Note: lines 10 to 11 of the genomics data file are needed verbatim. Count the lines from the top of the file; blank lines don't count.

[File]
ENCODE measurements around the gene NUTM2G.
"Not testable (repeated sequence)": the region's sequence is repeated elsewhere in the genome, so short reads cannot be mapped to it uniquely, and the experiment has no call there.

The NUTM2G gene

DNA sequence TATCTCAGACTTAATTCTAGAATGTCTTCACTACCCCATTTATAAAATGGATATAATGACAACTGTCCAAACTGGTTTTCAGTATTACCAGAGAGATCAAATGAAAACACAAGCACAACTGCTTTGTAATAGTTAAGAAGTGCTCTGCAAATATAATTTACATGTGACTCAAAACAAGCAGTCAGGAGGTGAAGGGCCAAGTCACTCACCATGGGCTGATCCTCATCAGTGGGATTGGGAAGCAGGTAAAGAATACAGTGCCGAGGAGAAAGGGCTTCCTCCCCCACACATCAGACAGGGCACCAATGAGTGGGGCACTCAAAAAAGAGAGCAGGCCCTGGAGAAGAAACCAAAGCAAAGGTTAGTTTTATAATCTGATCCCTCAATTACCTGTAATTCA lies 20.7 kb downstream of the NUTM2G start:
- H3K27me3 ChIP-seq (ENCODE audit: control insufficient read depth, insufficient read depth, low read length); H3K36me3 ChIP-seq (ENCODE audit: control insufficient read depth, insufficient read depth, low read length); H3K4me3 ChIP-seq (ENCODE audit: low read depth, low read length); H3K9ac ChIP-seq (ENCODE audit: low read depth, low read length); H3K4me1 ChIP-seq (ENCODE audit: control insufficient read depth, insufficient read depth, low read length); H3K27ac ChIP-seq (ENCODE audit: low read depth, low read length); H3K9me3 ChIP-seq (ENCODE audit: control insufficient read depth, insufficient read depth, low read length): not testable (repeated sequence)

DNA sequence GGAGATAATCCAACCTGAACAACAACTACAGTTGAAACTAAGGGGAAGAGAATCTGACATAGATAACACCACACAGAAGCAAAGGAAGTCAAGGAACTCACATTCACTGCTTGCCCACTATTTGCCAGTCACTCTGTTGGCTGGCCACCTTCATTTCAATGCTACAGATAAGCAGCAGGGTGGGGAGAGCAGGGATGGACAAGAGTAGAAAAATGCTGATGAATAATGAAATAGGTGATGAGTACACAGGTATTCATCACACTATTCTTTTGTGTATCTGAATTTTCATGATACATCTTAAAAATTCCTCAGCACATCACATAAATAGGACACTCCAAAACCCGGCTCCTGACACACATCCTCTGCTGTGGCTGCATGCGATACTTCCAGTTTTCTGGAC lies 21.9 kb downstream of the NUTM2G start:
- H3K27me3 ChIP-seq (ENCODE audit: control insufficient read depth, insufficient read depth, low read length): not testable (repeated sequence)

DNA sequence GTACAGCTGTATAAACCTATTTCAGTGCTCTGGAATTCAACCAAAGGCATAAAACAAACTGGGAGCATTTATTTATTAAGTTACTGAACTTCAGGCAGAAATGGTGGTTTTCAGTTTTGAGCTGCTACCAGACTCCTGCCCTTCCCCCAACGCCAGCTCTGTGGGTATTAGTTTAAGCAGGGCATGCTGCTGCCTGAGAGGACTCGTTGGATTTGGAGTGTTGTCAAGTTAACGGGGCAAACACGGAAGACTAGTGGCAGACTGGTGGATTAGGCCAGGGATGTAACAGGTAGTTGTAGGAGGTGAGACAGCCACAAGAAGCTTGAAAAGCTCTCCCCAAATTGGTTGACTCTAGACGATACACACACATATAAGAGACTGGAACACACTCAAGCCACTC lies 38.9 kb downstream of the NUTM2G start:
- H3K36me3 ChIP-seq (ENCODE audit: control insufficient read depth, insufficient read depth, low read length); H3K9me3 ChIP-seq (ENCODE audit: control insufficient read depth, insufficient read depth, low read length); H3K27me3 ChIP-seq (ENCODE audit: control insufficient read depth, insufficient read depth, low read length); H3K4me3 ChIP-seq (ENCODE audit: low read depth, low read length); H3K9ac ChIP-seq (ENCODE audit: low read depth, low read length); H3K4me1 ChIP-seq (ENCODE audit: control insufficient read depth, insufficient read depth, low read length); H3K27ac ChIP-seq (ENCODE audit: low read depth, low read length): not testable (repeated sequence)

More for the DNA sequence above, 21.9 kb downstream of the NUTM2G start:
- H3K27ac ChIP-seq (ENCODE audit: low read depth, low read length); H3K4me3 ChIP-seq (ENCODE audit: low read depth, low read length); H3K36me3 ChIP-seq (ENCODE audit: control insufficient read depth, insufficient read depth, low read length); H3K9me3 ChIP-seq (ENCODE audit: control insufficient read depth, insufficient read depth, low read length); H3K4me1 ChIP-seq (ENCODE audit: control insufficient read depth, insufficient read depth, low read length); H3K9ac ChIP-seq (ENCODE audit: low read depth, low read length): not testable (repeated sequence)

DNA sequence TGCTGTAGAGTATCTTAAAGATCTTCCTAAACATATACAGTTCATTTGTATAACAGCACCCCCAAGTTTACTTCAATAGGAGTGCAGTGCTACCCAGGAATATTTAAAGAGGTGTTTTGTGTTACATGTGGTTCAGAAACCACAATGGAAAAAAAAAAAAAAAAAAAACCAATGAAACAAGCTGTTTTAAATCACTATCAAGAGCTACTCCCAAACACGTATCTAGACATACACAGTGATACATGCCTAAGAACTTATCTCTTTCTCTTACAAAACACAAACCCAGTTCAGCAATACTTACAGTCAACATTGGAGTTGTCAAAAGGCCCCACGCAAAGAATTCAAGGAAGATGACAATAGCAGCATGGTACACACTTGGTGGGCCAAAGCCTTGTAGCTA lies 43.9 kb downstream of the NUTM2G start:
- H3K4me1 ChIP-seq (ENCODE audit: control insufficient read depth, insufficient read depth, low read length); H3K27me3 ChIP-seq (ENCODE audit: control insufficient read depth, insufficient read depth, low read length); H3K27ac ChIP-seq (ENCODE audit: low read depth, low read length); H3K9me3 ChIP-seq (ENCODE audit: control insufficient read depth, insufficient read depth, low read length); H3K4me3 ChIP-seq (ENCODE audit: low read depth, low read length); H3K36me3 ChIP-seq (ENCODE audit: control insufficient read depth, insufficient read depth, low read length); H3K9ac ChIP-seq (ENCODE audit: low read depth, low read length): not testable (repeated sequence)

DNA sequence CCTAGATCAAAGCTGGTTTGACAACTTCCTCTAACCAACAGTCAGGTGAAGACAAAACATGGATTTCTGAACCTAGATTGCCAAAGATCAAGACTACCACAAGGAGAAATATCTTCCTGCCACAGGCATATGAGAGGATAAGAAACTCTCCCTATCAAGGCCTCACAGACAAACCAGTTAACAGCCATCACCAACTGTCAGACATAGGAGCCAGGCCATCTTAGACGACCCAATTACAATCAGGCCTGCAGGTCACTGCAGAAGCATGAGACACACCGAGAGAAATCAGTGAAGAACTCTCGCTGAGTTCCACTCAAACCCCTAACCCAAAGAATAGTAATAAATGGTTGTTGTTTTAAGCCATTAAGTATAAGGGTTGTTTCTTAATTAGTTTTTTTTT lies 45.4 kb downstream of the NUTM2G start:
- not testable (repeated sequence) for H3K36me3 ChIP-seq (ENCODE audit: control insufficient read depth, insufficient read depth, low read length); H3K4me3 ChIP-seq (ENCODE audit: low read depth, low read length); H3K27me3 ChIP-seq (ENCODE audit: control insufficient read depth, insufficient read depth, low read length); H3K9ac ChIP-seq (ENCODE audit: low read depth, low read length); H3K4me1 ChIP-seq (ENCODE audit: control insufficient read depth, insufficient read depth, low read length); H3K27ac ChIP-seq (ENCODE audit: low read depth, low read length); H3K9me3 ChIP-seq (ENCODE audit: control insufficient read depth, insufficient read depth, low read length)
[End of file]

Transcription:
More for the DNA sequence above, 21.9 kb downstream of the NUTM2G start:
- H3K27ac ChIP-seq (ENCODE audit: low read depth, low read length); H3K4me3 ChIP-seq (ENCODE audit: low read depth, low read length); H3K36me3 ChIP-seq (ENCODE audit: control insufficient read depth, insufficient read depth, low read length); H3K9me3 ChIP-seq (ENCODE audit: control insufficient read depth, insufficient read depth, low read length); H3K4me1 ChIP-seq (ENCODE audit: control insufficient read depth, insufficient read depth, low read length); H3K9ac ChIP-seq (ENCODE audit: low read depth, low read length): not testable (repeated sequence)